Who is Nigel Farage? British politician reported to be ‘person of interest’ in Trump-Russia inquiry

Republican Presidential nominee Donald Trump, right, invites Nigel Farage to speak during a campaign rally at the Mississippi Coliseum on August 24, 2016, in Jackson.
(Jonathan Bachman / Getty Images)
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Few Americans knew Nigel Farage’s name. But the flamboyant far-right British politician and radio host, a key architect of Britain’s vote to exit the European Union, took on an oddly Zelig-like ubiquity as Donald Trump captured first the Republican nomination and then the presidency.

Here was Farage, popping up at the 2016 GOP convention in Cleveland to deliver a speech. There again, at a Trump campaign rally in Mississippi in the dog-days of August. Days after the election, he and the president-elect grinned together in front of a gilded elevator at Trump Tower. Soon after Trump took office and was set to dine with family members and associates at his namesake Washington hotel, Farage materialized again and wound up with a seat at the table.

Trump even broke diplomatic protocol by musing that Farage, who is widely loathed in British government circles, would make a great ambassador to Washington for Britain. That drew a stiff rejoinder from Downing Street that the job wasn’t open.


Now there’s a new twist to Farage’s odd omnipresence in American politics: a British newspaper’s report Thursday that he is a “person of interest” in the FBI’s expanding counterintelligence investigation of Russian meddling in the U.S. presidential campaign.

The Guardian newspaper said while the 53-year-old Briton was not accused of any crime, the FBI was particularly interested a meeting earlier this year between Farage and Julian Assange, the founder of Wikileaks, which last year released a trove of emails stolen from the Democratic National Committee.

Farage emphatically denied the report.

“In response to the Guardian article, it has taken me a long time to finish reading because I am laughing so much at this fake news,” he tweeted.

He followed up in a rapid succession of Twitter postings denouncing the “hysterical” attempt to implicate him. “I consider it extremely doubtful that I could be a person of interest to the FBI as I have no connections to Russia,” Farage wrote.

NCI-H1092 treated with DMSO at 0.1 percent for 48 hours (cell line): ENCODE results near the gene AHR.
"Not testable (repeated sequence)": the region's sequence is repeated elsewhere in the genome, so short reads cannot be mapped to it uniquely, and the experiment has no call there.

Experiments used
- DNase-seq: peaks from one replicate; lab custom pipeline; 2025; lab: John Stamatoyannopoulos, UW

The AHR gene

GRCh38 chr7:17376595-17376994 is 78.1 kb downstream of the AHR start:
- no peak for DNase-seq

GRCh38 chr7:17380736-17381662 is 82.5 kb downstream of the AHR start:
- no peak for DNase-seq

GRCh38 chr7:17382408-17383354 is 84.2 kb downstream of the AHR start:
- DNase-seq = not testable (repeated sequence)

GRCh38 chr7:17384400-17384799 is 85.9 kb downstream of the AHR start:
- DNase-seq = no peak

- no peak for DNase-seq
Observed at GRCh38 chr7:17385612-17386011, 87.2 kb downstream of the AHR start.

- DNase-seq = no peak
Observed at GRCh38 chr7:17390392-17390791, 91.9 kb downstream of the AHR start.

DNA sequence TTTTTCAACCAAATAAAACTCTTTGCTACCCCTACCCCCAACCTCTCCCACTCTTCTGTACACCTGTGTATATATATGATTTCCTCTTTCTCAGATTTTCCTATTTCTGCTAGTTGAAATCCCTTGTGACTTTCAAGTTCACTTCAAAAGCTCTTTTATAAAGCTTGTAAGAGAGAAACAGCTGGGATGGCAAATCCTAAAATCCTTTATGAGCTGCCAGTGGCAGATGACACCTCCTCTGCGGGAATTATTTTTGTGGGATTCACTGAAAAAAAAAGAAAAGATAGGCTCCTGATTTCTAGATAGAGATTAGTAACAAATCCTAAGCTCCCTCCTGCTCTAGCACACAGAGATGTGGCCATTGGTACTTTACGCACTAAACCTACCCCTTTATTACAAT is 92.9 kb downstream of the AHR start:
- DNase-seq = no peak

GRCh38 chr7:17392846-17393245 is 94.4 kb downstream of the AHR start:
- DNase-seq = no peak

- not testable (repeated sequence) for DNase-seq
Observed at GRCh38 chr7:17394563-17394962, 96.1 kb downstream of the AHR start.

He has, however, made past appearances on Russia’s RT network, considered a propaganda outlet.

Asked previously by reporters about his March visit to Ecuador’s embassy in London, where Assange is holed up, Farage said he could not remember the reason for it, though he later told a German newspaper he was there trying to set up an interview.


During the U.S. presidential campaign, Farage’s populist-nativist vision seemed to mesh perfectly with that of Trump. Even before he met the then-candidate, he was acquainted with Stephen Bannon, the anti-establishment provocateur who is now a senior White House aide.

Farage was a founding member of the stridently anti-immigration UK Independence Party and played a key role in advocating Britain’s departure from the EU.

Trump, who happened to be in Scotland just after the “Brexit” referendum narrowly passed, hailed the result, not realizing that Scotland had voted overwhelmingly to stay in the European Union. Calling the British vote not only a robust expression of sovereignty but a precursor of his own underdog victory, Trump later tweeted out an all-caps description of himself as “MR. BREXIT!”

Trump’s delight turned many Europeans against him — sentiments that hardened when he won the election and only intensified when he held tense talks last week with European counterparts.

Farage’s party faded into political insignificance after he left it last year and rebranded himself as a broadcaster and commentator. His rhetoric and concerns often continue to mirror Trump’s. Before the Guardian story broke, he had already tweeted his disdain for Hillary Clinton and touted an appearance on Fox News, where he is a paid contributor.

On the campaign trail last year, Trump supporters received Farage’s message with enthusiasm, even if some were nonplussed by a British politician stumping for their candidate. Farage had slammed Obama for expressing public hopes during the run-up to Brexit that Britons would stay in the EU.


“I come to you from the United Kingdom with a message of hope, of optimism!” Farage told a Trump rally in the sweltering August heat of Jackson, Miss. Appealing to “ordinary, decent people” to rise up, he drew cheers when he declared: “We made June 23 our independence day when we smashed the establishment!”

Farage’s meeting with Trump after his election occurred weeks ahead of one with Prime Minister Theresa May. She eventually made a White House visit, but not before Trump shocked the British by casually suggesting she get in touch if she were coming to town.

In the early days of Trump’s presidency, Farage won a standing ovation at the Conservative Political Action Conference outside Washington, telling the crowd that Trump’s election was part of a “global revolution” that had its roots in Brexit. The president had addressed the same gathering early in the day.

Farage is fond of documenting his encounters with Trump on Twitter. A photograph Farage posted in November shows the two together at Trump Tower, with Trump giving a thumbs up.

“Dinner with The Donald!” Farage tweeted in late Februrary, along with a picture, drawing snickers from the British press that he had talked his way into joining the president’s family meal.

As Farage prepared to host an evening talk-radio program Thursday, he repeated his talking points as the Russia story ricocheted across social media.


“This FBI story is nonsense,” he tweeted. “The liberal elite are bad losers trying to find a way out. Total fake news!”